Deep Background

The Case of the Missing Diamonds: A Best-Practices Primer in Multijurisdictional Asset Recovery

By: Ian Casewell


This article was originally published by ThoughtLeaders4 in the 9th issue of FIRE Magazine.

It can also be downloaded here (PDF).

The investigation had all the makings of a Hollywood thriller: hundreds of millions of dollars in missing diamonds, an investigation that hopscotched from Moscow to Antwerp to Dubai, and a crucial diagram sketched by a confidential informant on the back of a napkin. The various turning points in the case and its successful resolution help illustrate four key asset recovery principles that are particularly important in complex multijurisdictional recovery assignments.

A Surprise in the Seized Vault
The conflict began when one of the world’s largest diamonds distributors repeatedly rescinded on its payment obligations for a $350 million line of credit with a major European bank. After repayment negotiations broke down, a European court froze the diamond firm’s assets and authorities were sent to seize the bags of diamonds used as collateral for the credit line. But after the bags were discovered to hold nothing but worthless diamond dust, the Mintz Group was brought in by the bank to track down the missing gems. The first step was to position the diamond firm within its industry and to map its value chain from end to end. After all, given that the diamond firm was in the business of moving diamonds, the mechanics of that business was likely to hold clues as to where the missing diamonds were. But because the bank knew little of the inner workings of its debtor, we were forced to model the structure of the diamond firm and its relationships from scratch.

Principle 1: Don’t assume the client has perfect knowledge of the situation. Given the risk borne by the lender in issuing such a large line of credit, one would expect its due diligence to provide a close read on the debtor. Too often, however, the fees the relationship generates causes even sophisticated lenders to taper their due diligence once compliance requirements are met. Client information thus is often incomplete, obsolete or based on faulty assumptions.

Building the Intelligence Team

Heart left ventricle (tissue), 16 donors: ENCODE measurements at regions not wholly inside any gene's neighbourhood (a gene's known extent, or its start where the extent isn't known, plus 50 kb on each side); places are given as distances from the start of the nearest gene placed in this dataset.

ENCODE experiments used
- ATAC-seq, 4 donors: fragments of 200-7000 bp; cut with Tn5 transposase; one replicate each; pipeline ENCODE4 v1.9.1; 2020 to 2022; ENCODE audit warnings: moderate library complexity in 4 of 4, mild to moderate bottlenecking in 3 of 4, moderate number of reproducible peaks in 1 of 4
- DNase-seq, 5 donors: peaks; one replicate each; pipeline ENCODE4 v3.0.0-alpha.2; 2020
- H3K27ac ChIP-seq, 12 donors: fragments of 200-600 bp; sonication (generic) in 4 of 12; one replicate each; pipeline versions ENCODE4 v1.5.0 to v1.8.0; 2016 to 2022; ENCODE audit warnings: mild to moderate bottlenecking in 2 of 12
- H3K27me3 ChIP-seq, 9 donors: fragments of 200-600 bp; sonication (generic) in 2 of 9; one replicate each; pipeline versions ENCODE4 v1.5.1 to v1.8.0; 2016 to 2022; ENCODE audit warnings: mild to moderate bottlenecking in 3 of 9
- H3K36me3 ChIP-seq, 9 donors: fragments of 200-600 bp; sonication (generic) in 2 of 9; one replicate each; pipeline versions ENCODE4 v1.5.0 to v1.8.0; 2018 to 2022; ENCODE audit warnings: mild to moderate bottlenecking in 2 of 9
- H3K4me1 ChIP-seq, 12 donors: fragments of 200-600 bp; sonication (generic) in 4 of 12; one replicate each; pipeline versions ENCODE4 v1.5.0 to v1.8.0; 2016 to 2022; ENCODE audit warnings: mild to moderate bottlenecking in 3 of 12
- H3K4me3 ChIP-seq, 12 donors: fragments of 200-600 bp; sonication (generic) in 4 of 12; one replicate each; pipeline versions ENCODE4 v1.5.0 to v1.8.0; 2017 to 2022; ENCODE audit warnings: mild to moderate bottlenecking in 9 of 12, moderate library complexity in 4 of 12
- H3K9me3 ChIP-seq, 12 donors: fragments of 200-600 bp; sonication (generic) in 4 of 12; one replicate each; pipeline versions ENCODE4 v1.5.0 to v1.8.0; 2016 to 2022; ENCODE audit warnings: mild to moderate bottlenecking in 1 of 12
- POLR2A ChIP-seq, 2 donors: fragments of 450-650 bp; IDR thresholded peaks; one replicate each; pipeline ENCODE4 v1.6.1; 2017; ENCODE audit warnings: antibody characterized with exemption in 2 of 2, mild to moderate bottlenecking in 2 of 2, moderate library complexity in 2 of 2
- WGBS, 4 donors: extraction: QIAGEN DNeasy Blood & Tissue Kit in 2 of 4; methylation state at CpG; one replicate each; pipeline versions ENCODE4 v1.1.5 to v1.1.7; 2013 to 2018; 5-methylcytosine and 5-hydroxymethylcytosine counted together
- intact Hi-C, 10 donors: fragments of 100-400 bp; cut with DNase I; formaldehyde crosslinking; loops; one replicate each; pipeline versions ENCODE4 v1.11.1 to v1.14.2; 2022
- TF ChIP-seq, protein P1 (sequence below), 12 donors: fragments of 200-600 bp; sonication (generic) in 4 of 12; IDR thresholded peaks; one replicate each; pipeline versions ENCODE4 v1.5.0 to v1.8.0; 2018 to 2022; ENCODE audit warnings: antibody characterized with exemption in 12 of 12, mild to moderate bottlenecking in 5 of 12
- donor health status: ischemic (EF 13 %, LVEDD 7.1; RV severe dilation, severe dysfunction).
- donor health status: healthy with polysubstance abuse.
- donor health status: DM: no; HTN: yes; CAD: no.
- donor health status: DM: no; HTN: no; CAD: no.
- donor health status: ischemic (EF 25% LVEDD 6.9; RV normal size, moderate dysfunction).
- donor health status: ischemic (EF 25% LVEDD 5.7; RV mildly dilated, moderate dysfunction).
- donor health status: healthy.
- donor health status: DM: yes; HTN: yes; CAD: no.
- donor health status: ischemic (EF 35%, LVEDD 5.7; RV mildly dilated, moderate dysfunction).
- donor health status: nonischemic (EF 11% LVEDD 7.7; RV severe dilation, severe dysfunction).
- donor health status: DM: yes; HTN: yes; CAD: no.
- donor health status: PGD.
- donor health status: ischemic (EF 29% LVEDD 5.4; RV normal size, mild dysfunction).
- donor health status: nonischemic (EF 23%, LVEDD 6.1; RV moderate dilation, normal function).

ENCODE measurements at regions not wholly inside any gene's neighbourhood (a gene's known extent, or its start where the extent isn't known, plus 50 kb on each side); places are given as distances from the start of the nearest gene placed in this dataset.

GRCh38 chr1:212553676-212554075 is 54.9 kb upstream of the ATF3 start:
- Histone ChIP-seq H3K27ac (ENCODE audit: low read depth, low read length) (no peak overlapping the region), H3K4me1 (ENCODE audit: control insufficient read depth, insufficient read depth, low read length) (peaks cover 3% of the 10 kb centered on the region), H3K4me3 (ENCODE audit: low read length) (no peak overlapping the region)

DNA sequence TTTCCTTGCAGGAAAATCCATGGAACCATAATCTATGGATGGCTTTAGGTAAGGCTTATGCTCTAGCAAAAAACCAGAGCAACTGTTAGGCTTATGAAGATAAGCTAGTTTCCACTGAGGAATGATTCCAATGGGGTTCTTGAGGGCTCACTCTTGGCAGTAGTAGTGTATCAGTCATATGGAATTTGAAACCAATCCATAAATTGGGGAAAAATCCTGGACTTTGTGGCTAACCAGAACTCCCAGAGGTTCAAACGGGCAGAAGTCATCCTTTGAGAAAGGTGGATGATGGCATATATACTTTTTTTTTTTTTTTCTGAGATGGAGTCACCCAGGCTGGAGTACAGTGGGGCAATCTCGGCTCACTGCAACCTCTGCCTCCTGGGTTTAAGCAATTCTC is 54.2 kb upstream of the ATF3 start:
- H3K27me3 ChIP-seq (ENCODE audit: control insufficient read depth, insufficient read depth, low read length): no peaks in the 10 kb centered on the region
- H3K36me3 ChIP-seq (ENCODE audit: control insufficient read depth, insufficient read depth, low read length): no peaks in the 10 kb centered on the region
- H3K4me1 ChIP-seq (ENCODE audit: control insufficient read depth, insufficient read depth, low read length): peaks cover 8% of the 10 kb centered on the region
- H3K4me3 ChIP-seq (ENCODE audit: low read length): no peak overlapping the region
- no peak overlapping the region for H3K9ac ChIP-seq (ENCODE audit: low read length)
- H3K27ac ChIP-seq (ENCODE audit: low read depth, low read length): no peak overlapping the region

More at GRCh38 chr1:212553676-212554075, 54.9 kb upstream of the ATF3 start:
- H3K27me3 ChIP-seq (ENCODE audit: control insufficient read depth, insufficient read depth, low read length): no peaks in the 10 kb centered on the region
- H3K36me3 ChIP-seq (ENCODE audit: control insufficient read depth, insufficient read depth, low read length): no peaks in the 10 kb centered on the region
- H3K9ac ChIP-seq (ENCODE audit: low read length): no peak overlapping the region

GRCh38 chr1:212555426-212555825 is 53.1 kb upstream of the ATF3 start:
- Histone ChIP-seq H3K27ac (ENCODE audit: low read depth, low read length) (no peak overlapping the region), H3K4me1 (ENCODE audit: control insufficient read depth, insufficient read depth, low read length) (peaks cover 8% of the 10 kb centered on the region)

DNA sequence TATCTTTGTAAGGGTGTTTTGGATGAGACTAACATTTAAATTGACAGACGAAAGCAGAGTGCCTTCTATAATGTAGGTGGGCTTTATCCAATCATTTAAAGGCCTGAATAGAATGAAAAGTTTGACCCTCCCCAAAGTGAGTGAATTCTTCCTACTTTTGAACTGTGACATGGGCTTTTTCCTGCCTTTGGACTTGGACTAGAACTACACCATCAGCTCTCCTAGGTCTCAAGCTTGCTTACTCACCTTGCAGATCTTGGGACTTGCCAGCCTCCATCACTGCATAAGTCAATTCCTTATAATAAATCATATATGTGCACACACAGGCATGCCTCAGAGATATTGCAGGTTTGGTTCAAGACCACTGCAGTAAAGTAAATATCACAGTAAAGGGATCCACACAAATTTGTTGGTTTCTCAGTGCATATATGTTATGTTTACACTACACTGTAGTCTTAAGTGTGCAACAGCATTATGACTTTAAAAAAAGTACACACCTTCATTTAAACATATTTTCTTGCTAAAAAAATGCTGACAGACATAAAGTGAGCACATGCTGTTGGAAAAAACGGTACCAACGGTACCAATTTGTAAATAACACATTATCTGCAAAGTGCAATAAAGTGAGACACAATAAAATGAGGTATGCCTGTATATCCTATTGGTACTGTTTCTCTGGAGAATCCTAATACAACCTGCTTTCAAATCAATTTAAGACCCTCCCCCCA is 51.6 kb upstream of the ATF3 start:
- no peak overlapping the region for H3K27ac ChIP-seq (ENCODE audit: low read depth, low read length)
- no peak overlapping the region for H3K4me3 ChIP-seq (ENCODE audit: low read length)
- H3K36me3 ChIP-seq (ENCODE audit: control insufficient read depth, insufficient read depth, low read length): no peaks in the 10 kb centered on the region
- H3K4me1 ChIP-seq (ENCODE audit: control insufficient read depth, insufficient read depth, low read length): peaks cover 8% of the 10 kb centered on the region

We turned to our global network of sources to help fill in the blanks; those sources led us to others, ranging from the diamond company’s competitors to informants used by law enforcement. In addition to mapping global diamond shipping routes and understanding each step involved in bringing diamonds from mines to consumers, we also learned that it was common knowledge in the industry that the company had purchased roughly $200 million worth of diamonds just prior to the freezing of the firm’s assets. We also learned that Dubai—a jurisdiction whose fairly opaque reporting requirements would make it a plausible location to smuggle gems—was emerging as a global diamond trading hub. Finally, an industry insider with whom we spent weeks building a relationship sketched out how the diamond company could have acquired such a large stash of gems while circumventing the Kimberley Process, a global reporting procedure in place to combat trade in “blood diamonds” used to finance armed conflict.

Principle 2: Choose your sources the way you would make a key hire. Just as an employee that combines the right experience with a visionary mindset can dramatically accelerate a company’s innovation, a source with similar qualities can markedly reduce the amount of time an investigation requires—a critical consideration given that a creditor must assume it is a race against other creditors for recovery. And like successfully landing a key hire, developing a high-value source requires investing the time and energy necessary to form a person-to-person connection.

Connecting the Dots